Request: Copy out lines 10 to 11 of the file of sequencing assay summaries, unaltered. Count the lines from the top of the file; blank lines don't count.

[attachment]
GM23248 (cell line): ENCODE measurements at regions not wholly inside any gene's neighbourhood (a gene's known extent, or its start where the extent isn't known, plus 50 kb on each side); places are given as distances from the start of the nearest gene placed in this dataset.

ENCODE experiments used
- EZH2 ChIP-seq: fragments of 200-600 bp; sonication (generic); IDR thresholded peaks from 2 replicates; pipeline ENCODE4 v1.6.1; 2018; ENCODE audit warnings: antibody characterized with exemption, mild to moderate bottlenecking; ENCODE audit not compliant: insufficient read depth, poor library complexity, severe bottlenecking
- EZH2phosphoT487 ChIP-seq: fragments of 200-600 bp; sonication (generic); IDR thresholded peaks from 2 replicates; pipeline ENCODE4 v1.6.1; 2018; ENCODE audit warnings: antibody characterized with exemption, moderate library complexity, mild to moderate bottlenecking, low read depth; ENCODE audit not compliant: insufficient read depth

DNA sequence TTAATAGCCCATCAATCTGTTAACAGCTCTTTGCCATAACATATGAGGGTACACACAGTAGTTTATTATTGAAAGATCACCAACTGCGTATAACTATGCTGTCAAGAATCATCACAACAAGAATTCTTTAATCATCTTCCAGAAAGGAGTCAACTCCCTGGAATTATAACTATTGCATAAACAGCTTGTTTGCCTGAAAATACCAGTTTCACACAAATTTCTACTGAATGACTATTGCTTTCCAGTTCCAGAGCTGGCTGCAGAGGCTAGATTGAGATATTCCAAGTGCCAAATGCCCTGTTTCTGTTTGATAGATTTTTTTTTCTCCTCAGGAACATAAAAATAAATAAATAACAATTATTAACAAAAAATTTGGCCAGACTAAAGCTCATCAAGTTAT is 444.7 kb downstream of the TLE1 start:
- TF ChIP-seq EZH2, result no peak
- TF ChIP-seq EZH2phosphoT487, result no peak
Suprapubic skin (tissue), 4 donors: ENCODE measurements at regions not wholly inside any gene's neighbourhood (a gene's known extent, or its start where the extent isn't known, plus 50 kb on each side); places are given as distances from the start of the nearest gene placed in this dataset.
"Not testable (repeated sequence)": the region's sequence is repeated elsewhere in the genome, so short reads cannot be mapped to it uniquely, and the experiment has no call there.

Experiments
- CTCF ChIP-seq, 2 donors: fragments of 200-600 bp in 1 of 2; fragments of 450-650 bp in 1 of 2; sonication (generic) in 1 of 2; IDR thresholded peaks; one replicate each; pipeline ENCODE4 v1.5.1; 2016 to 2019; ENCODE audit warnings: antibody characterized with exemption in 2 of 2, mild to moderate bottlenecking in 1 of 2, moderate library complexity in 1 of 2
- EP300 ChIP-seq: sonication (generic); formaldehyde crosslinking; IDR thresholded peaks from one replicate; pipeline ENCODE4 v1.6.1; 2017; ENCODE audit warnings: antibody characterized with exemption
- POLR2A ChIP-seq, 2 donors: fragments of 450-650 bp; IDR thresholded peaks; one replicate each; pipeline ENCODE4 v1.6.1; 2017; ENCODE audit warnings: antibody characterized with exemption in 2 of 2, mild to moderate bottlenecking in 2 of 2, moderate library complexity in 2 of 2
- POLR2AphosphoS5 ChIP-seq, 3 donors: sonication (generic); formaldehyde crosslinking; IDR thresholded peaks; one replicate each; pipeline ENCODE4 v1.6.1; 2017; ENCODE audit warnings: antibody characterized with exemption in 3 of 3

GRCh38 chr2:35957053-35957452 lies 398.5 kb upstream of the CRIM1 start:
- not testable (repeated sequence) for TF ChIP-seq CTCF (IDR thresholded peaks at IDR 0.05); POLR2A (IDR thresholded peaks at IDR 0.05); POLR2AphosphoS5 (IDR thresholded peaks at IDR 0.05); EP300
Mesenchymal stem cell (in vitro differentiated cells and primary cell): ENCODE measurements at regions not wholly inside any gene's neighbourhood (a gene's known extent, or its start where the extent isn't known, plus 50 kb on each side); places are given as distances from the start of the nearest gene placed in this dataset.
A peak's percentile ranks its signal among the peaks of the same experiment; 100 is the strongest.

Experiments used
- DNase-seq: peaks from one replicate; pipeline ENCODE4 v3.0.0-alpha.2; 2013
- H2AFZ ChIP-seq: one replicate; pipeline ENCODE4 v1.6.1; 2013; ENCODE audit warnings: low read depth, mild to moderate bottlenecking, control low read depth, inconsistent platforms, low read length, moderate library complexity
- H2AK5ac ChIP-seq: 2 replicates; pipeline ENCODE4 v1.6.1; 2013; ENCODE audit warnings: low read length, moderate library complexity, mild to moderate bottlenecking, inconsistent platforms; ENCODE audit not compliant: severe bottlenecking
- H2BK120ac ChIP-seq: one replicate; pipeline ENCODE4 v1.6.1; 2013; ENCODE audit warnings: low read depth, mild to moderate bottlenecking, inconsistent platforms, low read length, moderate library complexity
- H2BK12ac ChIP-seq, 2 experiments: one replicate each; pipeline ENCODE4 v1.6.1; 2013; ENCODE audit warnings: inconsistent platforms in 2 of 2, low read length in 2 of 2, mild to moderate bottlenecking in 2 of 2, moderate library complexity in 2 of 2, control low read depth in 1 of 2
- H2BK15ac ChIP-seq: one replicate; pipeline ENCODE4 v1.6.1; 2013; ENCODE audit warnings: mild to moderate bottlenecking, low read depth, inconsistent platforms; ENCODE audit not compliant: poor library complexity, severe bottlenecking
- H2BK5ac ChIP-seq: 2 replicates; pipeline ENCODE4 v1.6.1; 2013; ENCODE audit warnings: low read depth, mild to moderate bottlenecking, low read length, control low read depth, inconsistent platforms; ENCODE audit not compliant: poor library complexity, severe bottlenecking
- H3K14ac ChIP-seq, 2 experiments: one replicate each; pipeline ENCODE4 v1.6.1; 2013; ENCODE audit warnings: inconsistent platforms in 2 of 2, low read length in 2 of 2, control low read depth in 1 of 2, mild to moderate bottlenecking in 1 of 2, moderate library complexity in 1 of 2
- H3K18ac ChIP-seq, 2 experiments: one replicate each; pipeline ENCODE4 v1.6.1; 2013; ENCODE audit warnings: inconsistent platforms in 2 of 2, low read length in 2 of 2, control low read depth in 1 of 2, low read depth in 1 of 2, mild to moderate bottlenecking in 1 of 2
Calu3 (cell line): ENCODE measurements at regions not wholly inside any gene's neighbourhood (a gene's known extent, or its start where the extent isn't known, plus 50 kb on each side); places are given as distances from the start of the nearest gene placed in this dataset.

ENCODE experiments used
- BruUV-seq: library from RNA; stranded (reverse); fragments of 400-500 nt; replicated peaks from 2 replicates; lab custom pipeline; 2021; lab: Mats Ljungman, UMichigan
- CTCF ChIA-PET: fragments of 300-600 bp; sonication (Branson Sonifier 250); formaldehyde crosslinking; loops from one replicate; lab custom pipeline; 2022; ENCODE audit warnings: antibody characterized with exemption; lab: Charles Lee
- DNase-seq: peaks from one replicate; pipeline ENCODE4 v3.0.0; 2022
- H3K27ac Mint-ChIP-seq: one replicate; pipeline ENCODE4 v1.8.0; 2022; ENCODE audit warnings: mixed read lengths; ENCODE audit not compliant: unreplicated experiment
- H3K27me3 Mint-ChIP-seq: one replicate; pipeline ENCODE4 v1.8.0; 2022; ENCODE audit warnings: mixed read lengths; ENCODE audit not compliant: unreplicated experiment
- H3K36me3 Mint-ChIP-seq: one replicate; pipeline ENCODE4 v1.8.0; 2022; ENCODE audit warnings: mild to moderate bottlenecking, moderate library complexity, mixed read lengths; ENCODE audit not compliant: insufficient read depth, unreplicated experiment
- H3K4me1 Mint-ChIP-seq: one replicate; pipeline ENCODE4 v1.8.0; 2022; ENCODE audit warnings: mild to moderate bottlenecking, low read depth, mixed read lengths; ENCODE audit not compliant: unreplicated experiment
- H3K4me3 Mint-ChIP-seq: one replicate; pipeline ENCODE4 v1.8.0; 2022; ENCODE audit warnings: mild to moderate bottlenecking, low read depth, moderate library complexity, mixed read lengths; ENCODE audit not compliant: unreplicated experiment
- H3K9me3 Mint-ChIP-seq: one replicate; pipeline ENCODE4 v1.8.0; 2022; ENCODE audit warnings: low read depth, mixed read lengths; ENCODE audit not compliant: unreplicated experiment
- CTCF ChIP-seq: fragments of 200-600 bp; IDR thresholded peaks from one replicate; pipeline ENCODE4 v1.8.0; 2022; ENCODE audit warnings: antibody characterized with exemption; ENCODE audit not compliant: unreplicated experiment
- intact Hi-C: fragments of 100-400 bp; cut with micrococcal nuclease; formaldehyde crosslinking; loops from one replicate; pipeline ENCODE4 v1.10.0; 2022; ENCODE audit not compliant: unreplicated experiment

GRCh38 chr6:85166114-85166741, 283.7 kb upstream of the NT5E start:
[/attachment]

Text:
Experiments
- CTCF ChIP-seq, 2 donors: fragments of 200-600 bp in 1 of 2; fragments of 450-650 bp in 1 of 2; sonication (generic) in 1 of 2; IDR thresholded peaks; one replicate each; pipeline ENCODE4 v1.5.1; 2016 to 2019; ENCODE audit warnings: antibody characterized with exemption in 2 of 2, mild to moderate bottlenecking in 1 of 2, moderate library complexity in 1 of 2